As the international focus shifts toward the global elimination of pediatric HIV, effectively monitoring the coverage of PMTCT programs is imperative to determine their strengths and to address the missed opportunities for identifying HIV infection and for delivering treatment during pregnancy. Our results show that just over half of women identified as cord blood HIV seropositive received the standard of care (dual therapy or cART) and about three-quarters of women testing cord blood HIV seropositive had received some form of ARV. Maternal cord blood ARV coverage was significantly lower than that suggested by maternal coverage in routine data. Identifiable program gaps included incomplete HIV testing and a failure to administer ARVs or ensure adherence.
Concordance of Reported Versus Cord Blood Maternal HIV Seropositivity
Compared with other studies, seroconversion in this study was low (0.7%), assuming that all were true seroconversions and not documenting or reporting errors. Another study in the Cape Town metropole found no seroconversions among 532 pregnant women in 2004.26 With an estimated transmission probability of 0.35,25 seroconversion in pregnancy may account for a small yet significant proportion of transmission in many settings. As program coverage improves, so the relative contribution of seroconversion will increase, supporting the strategy of repeat testing close to delivery to identify acute infection.27
Concordance of Routine Versus Cord Blood Maternal ARV Prophylaxis Coverage
Results from the cord blood analysis suggested appreciably lower maternal ARV coverage than the near-complete coverage suggested by service data, even when restricted to patients who were definitively known by the services to be HIV seropositive. The largest discrepancy was found between reported and cord blood AZT coverage. Due to the short plasma half life of AZT and reported variability in concentrations between subjects elsewhere,28–31 we cannot assume that all women without AZT in their cord blood did not receive any AZT before delivery. However, guidelines at the time of this study recommended AZT from 28 weeks gestation and 3 hourly during labour. Evidence from other settings has demonstrated the presence of therapeutic concentrations of AZT in cord blood when oral doses were administered within 3 hours of delivery.32 Hence in our setting, AZT concentrations should have been reflected in those women who received PMTCT according to protocol during labour. Furthermore, cord blood results of AZT coverage at delivery cannot be extrapolated to infer adequate antenatal coverage.33 There is also a possibility that regimens may not have reflected in women who delivered too quickly after presenting in labour.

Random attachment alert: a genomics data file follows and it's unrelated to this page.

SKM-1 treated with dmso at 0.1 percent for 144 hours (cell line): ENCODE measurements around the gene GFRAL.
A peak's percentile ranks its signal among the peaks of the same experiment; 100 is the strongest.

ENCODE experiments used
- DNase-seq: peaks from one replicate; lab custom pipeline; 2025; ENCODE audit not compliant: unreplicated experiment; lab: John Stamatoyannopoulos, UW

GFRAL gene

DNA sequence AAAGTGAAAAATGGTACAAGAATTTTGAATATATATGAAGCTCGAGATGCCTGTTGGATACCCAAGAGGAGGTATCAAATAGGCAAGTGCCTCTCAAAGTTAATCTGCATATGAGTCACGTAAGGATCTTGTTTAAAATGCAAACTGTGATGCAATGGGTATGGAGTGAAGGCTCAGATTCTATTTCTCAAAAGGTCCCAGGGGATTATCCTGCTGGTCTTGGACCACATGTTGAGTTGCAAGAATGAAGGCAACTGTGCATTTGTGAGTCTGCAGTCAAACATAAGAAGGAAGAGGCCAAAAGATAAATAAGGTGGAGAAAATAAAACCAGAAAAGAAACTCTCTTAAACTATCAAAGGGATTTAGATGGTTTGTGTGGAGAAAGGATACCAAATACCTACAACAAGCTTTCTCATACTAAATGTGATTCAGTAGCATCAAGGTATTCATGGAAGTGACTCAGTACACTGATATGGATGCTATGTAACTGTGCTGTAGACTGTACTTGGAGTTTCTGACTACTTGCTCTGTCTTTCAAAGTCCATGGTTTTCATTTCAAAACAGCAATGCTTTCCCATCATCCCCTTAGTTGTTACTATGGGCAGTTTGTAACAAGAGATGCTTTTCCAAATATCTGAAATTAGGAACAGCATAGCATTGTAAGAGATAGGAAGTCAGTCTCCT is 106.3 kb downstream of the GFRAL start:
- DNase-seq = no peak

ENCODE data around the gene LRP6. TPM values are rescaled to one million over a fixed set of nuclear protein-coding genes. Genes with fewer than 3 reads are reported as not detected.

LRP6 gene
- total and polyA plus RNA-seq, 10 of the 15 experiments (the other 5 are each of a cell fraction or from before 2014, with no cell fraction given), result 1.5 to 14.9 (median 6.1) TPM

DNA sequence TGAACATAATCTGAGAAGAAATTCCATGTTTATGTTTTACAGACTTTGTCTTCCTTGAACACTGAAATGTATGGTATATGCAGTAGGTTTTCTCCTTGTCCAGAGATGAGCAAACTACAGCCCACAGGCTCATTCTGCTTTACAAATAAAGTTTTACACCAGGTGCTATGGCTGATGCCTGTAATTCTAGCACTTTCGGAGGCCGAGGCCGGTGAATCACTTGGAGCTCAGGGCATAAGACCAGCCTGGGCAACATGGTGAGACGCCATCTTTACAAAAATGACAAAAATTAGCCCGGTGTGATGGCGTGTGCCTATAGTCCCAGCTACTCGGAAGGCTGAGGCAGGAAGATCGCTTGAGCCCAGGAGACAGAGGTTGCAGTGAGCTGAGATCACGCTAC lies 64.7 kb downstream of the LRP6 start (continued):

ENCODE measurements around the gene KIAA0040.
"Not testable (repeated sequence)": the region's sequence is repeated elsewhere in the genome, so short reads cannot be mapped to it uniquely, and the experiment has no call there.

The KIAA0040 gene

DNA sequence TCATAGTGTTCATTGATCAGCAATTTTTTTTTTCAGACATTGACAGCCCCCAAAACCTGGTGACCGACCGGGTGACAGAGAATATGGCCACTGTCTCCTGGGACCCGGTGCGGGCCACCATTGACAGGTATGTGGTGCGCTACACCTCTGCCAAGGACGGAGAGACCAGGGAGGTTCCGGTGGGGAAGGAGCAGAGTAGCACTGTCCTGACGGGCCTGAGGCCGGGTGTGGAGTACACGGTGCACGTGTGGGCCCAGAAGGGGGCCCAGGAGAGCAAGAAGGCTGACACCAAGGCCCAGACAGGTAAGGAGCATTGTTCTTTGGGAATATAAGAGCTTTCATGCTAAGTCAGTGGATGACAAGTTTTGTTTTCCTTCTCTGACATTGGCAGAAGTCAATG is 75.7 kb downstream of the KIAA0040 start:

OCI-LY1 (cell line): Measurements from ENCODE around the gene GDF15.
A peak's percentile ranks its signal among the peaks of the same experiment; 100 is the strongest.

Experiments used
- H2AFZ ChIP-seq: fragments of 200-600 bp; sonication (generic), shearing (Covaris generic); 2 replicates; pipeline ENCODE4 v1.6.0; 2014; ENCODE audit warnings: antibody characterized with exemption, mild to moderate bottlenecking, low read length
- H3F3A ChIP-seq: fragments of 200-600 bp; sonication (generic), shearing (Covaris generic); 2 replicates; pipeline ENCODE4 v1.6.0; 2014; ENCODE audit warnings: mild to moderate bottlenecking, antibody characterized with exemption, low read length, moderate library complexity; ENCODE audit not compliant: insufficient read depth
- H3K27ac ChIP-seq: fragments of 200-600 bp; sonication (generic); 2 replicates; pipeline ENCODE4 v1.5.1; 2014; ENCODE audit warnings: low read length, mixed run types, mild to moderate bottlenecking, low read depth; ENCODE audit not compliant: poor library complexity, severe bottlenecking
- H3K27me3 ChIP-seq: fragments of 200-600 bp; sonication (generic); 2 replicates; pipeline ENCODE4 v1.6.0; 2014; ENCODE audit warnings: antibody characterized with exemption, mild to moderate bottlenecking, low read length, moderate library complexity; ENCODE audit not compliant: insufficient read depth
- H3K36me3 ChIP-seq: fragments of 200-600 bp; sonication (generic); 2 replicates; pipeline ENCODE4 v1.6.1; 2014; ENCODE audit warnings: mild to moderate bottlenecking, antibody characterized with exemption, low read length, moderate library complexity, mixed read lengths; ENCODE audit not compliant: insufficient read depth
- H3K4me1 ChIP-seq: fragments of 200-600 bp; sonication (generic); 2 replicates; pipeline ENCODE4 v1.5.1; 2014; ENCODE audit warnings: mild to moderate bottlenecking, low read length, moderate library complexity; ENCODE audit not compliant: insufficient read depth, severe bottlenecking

Our results show that 1 in 5 women did not test for HIV in pregnancy, and 12% of these women were HIV seropositive at delivery. Several studies have shown regional variation in antenatal testing coverage in South Africa,34,35 with the national antenatal testing average estimated to be 92.7%.36 This is thought to be an overestimate, as testing coverage is reported to be more than 100% in some health districts.37 Routinely collected data from the sites at the time of this study report testing coverage to range between 77%–100%, suggesting that HIV screening in pregnancy could be improved. Modeling exercises have shown that failure to achieve near universal testing has a greater impact on vertical transmission than attrition further along the PMTCT cascade.14 This analysis supports the importance of initial antenatal testing coverage as the single largest contributor to missed opportunities for preventing transmission, but further highlights substantial missed opportunities, as a result of no prophylaxis being taken by women known to be HIV seropositive, suboptimal prophylaxis and seroconversion during pregnancy.
A further limitation of this study is the absence of CD4 cell count data, which would have assisted in the further disaggregation of the standard of care. There is also concern about record keeping as follows: clerical errors, antenatal false-positive tests, or cord blood false-negative tests could have given rise to the 12 women who tested HIV seropositive in pregnancy and had a seronegative cord blood specimen at delivery. All antenatal HIV-seropositive tests are routinely confirmed by a second rapid test in South African service settings, and in our laboratory, the same protocol was performed, with an additional 10% of tests being tested blind for quality assurance. Our specimen collection rate was high at the sites (98.5%), however, logistical challenges resulted in the random loss of 7% of cord blood seropositive specimens which could not be tested for regimen coverage.
Our results show that even in a well-resourced setting, improving HIV screening coverage and ensuring compliance with guidelines for antenatal prophylaxis were the most immediate priorities for reducing vertical transmission. As increasing resources are invested in the rapid expansion of HIV prevention and treatment programs, there is a need for the strengthening of monitoring and evaluation of the effectiveness of these programs.38 Accurate collection and reporting of PMTCT process and outcome indicators remains a challenge because the interventions at each step of the PMTCT cascade occur sequentially through pregnancy and involve more than 1 service and provider, and crucial delivery of treatment at different points in pregnancy. This study, along with evidence from other settings39 shows the value of cord blood surveillance as a feasible tool for confirming both ARV provision and regimen adherence. Cord blood surveillance could be used to assist in the interpretation of program data to improve program effectiveness.
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This article has been cited 1 time(s).